Discussion on “power plant economics,” at New York, January 26, 1906
|Publisher:||IEEE - Institute of Electrical and Electronics Engineers, Inc.|
|Publication Date:||1 March 1906|
|Page(s):||148 - 162|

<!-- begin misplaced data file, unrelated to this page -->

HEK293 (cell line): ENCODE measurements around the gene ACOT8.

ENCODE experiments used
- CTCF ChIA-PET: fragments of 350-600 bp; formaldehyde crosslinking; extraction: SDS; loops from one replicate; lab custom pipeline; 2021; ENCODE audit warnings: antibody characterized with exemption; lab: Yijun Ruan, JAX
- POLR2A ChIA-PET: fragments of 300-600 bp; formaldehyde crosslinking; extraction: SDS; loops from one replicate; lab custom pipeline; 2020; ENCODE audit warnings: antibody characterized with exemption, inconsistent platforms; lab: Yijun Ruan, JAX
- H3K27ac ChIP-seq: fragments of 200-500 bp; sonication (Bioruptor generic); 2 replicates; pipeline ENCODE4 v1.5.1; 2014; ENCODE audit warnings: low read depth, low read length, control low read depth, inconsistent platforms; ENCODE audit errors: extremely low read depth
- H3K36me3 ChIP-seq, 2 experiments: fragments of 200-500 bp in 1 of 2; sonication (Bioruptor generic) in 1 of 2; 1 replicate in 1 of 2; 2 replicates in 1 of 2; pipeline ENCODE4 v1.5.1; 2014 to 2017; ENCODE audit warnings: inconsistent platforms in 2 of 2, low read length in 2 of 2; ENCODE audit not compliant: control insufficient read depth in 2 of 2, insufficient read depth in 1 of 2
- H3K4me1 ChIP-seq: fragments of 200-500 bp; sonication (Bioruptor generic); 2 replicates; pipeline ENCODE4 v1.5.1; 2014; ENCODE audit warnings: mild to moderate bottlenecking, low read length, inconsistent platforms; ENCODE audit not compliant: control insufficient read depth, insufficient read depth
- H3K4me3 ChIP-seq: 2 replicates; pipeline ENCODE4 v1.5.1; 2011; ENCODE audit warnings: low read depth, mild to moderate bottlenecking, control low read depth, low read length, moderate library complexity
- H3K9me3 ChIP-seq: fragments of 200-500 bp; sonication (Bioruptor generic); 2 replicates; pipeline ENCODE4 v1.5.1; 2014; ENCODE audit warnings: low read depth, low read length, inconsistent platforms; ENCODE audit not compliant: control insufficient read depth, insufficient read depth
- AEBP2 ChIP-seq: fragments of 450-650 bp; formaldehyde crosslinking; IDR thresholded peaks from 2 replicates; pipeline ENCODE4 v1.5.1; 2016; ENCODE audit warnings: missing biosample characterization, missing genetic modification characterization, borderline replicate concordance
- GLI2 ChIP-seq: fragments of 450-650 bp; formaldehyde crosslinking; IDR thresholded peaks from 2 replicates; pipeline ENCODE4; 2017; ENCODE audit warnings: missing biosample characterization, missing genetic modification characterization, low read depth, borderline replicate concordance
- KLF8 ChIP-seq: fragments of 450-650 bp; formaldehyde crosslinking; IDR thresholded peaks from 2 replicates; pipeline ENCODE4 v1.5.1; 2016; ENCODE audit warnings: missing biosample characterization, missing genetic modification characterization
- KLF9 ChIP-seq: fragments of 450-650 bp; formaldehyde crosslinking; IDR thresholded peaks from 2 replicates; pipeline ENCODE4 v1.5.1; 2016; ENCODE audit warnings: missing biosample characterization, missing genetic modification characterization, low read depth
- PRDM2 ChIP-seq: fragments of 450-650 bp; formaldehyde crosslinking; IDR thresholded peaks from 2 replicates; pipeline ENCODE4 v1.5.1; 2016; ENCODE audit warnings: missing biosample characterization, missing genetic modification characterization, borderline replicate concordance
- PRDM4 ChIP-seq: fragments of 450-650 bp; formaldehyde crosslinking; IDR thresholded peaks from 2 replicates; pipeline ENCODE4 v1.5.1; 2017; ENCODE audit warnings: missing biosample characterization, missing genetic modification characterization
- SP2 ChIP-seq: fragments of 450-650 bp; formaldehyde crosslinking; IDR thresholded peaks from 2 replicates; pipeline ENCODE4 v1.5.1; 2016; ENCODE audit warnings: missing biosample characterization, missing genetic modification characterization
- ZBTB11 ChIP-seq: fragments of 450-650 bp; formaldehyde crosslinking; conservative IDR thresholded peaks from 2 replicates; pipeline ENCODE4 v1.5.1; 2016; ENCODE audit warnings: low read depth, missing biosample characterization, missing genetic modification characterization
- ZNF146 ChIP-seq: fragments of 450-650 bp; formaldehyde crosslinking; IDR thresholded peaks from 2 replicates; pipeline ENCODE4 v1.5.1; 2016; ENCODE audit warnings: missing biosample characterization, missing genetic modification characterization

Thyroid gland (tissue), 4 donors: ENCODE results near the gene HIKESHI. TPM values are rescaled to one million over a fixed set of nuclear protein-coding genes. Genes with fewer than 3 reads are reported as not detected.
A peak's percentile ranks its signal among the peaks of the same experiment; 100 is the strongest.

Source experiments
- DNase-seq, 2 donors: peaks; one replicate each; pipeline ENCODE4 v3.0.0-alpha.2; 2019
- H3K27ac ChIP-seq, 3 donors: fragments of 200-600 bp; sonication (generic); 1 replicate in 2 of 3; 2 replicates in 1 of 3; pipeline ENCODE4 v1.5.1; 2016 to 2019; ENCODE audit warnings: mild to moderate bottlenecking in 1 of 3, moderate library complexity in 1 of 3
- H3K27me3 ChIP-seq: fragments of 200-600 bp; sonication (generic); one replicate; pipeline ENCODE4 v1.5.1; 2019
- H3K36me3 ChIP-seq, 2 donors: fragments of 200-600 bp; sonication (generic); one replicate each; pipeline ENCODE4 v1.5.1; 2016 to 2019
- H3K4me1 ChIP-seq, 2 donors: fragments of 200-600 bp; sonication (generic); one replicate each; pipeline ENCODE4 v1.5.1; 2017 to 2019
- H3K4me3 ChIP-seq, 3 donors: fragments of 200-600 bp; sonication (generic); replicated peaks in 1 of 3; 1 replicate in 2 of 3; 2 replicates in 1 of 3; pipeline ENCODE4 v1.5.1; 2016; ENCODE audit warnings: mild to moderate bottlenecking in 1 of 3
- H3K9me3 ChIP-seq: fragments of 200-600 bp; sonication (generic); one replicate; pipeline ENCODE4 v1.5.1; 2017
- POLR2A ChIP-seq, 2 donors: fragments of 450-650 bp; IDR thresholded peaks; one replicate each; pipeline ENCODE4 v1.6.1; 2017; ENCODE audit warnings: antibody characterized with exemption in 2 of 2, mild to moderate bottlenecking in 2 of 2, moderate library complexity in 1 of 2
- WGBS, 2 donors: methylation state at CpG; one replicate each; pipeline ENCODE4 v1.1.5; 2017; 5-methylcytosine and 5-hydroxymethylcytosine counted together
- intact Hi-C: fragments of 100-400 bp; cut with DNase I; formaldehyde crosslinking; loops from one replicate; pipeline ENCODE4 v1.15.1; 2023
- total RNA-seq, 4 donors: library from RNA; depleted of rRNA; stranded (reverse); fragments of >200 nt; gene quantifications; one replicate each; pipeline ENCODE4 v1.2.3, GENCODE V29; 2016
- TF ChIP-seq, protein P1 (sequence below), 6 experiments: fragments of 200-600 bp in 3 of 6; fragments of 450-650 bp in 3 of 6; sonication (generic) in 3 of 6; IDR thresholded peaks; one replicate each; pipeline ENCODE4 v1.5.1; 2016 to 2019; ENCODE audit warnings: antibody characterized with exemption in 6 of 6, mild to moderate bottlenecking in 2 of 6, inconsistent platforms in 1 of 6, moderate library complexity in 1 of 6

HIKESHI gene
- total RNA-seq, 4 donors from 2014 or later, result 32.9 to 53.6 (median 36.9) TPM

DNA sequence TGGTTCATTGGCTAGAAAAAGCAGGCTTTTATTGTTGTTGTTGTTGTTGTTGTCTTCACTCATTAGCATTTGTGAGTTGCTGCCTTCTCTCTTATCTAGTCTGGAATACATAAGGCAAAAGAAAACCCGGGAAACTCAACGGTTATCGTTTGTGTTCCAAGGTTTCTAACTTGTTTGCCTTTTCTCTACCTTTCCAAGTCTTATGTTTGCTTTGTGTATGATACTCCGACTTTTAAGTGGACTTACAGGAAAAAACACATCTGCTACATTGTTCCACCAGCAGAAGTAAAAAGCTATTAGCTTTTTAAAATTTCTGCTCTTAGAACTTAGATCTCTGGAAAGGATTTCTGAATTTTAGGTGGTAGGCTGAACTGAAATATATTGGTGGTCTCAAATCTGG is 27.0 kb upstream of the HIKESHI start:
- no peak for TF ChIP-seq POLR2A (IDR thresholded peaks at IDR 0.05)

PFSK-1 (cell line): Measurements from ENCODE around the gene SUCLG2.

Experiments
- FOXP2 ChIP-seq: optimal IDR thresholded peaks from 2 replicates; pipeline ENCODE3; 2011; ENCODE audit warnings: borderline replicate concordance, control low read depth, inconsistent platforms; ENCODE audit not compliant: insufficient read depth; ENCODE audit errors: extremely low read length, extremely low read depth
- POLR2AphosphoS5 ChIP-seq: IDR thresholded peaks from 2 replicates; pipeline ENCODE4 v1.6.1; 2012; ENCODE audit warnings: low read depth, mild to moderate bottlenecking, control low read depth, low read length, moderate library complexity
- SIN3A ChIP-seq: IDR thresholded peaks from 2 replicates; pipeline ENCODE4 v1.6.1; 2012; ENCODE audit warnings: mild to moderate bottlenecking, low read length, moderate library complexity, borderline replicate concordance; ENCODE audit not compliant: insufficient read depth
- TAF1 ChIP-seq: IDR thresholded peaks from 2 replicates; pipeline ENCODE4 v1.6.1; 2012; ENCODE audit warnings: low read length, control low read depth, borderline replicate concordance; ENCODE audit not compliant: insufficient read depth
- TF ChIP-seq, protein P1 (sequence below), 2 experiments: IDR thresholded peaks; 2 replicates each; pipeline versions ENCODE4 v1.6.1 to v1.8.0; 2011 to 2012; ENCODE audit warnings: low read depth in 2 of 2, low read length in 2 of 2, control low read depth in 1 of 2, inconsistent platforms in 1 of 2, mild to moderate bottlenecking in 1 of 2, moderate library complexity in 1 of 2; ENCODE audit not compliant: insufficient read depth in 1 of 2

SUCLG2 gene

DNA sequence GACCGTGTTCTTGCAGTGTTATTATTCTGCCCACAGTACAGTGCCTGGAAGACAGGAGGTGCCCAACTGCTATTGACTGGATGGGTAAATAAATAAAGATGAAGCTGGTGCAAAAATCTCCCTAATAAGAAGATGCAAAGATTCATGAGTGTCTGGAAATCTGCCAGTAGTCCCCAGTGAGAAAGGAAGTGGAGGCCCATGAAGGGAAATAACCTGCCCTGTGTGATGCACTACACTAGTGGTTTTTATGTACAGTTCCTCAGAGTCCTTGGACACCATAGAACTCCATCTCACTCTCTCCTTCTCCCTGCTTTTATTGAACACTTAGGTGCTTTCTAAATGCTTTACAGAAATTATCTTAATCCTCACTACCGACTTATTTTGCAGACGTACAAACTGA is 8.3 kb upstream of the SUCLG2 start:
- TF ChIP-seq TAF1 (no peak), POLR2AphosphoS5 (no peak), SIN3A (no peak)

E. W. Rice, Jr.: In analyzing the losses that take place in the conversion of a pound of coal into electricity in a steam electrical plant, Mr. Stott makes use of the method that has been so successful in increasing the efficiency of electrical apparatus. Twenty years ago efficiencies of 75 or 80 per cent. were considered entirely satisfactory for electrical generators; but by careful attention to the core losses, iron losses, bearing losses, and other details, the efficiency has been increased to from 95 to 98.5 per cent. For the large units this efficiency is now considered standard. In these matters the electrical engineer has fortunately been greatly aided by the ammeter, voltmeter, and wattmeter, which have been evolved to assist him. Unfortunately, similar instruments do not exist for the examination of steam engines or steam-engine cycles; if the steam engineer had the equivalent of the ammeter and voltmeter, I feel confident that the efficiency of the steam engine-plant would have been very greatly increased.